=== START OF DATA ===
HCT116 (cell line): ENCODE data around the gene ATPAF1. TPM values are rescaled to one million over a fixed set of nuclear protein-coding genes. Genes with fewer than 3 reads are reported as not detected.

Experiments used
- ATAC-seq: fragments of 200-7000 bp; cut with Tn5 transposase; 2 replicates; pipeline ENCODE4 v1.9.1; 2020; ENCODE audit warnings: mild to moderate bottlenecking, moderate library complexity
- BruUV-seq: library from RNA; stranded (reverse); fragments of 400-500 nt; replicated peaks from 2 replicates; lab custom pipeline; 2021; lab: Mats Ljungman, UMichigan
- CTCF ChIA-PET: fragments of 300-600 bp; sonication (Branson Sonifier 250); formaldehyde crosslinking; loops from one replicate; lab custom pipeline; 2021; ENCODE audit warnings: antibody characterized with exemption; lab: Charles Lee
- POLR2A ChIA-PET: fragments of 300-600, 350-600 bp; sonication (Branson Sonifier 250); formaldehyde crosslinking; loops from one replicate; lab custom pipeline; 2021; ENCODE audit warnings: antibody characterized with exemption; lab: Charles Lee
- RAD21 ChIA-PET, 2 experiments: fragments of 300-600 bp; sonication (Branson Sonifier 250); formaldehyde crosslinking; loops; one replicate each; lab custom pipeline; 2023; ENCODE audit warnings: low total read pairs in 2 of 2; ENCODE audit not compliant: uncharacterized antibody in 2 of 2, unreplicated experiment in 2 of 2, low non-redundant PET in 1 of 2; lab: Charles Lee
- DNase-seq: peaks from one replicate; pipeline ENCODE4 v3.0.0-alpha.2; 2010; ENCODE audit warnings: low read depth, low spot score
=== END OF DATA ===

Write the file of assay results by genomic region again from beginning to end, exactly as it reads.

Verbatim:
HCT116 (cell line): ENCODE data around the gene ATPAF1. TPM values are rescaled to one million over a fixed set of nuclear protein-coding genes. Genes with fewer than 3 reads are reported as not detected.

Experiments used
- ATAC-seq: fragments of 200-7000 bp; cut with Tn5 transposase; 2 replicates; pipeline ENCODE4 v1.9.1; 2020; ENCODE audit warnings: mild to moderate bottlenecking, moderate library complexity
- BruUV-seq: library from RNA; stranded (reverse); fragments of 400-500 nt; replicated peaks from 2 replicates; lab custom pipeline; 2021; lab: Mats Ljungman, UMichigan
- CTCF ChIA-PET: fragments of 300-600 bp; sonication (Branson Sonifier 250); formaldehyde crosslinking; loops from one replicate; lab custom pipeline; 2021; ENCODE audit warnings: antibody characterized with exemption; lab: Charles Lee
- POLR2A ChIA-PET: fragments of 300-600, 350-600 bp; sonication (Branson Sonifier 250); formaldehyde crosslinking; loops from one replicate; lab custom pipeline; 2021; ENCODE audit warnings: antibody characterized with exemption; lab: Charles Lee
- RAD21 ChIA-PET, 2 experiments: fragments of 300-600 bp; sonication (Branson Sonifier 250); formaldehyde crosslinking; loops; one replicate each; lab custom pipeline; 2023; ENCODE audit warnings: low total read pairs in 2 of 2; ENCODE audit not compliant: uncharacterized antibody in 2 of 2, unreplicated experiment in 2 of 2, low non-redundant PET in 1 of 2; lab: Charles Lee
- DNase-seq: peaks from one replicate; pipeline ENCODE4 v3.0.0-alpha.2; 2010; ENCODE audit warnings: low read depth, low spot score